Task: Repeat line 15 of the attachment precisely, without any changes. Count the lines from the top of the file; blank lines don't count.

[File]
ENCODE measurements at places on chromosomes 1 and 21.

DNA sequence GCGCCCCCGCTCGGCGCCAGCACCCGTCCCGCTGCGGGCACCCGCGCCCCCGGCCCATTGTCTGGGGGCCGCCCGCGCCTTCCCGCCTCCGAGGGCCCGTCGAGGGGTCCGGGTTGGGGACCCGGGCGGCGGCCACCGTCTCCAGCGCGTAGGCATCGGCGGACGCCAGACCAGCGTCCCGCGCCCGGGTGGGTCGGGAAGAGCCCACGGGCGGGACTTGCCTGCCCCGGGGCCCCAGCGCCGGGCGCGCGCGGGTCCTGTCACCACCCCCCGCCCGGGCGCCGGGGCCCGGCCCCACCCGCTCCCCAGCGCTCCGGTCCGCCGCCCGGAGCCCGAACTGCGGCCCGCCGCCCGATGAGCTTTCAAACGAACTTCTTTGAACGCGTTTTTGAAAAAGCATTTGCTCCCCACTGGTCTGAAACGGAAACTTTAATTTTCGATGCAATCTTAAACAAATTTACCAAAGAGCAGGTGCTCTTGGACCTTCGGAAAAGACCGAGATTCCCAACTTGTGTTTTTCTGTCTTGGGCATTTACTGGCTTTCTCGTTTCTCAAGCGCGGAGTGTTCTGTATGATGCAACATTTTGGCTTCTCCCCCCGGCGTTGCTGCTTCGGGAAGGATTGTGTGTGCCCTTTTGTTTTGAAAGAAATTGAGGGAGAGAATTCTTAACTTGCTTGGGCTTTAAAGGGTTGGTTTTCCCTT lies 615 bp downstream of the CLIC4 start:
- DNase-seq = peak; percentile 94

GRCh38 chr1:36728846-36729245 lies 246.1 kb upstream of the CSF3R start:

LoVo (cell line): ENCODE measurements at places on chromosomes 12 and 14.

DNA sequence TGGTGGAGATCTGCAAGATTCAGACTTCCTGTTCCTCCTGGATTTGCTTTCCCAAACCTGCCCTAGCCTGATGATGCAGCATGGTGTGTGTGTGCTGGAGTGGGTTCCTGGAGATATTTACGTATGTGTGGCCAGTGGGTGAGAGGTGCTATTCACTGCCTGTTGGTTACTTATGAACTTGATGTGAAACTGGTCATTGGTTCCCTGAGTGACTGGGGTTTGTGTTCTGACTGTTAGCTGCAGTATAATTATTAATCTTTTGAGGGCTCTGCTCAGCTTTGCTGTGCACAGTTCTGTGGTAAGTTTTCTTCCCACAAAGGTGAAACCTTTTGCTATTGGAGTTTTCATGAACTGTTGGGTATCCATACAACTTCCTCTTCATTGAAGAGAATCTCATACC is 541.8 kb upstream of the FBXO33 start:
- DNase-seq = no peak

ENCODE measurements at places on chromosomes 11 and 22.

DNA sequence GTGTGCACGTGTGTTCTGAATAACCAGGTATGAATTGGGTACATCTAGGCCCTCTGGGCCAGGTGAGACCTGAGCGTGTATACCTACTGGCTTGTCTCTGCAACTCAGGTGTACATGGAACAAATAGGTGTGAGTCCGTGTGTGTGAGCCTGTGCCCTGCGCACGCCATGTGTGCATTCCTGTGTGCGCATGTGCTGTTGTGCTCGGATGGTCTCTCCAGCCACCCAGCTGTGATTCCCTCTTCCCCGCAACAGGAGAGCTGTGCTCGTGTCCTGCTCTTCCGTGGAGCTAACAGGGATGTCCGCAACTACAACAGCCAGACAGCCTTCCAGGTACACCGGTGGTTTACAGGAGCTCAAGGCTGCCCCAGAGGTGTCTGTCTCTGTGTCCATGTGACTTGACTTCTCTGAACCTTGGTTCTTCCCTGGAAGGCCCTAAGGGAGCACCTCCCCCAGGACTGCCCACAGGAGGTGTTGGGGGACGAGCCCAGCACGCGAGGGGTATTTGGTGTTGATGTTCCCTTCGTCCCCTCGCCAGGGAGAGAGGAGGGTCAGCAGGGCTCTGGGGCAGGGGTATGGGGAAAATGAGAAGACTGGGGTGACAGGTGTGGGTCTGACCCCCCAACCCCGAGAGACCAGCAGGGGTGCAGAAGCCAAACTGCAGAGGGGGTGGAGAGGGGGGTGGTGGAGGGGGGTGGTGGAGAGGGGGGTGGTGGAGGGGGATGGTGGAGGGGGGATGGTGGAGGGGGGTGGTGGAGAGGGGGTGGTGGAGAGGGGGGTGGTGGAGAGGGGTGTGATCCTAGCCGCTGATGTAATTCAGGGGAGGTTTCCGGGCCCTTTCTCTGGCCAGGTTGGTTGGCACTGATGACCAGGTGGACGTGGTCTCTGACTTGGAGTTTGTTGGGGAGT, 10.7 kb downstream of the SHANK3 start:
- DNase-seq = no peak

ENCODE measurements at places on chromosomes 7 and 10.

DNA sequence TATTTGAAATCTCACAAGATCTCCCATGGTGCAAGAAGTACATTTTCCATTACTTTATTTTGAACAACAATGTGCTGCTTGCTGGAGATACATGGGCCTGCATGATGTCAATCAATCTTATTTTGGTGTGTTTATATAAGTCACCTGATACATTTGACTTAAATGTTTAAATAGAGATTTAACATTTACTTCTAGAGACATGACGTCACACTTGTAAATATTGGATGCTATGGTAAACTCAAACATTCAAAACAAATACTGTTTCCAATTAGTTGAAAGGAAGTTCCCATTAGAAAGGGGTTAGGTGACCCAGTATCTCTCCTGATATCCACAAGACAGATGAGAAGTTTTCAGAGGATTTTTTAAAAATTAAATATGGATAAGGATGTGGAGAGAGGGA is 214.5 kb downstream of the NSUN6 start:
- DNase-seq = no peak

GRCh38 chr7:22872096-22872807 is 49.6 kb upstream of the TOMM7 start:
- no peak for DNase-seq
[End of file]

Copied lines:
- no peak for DNase-seq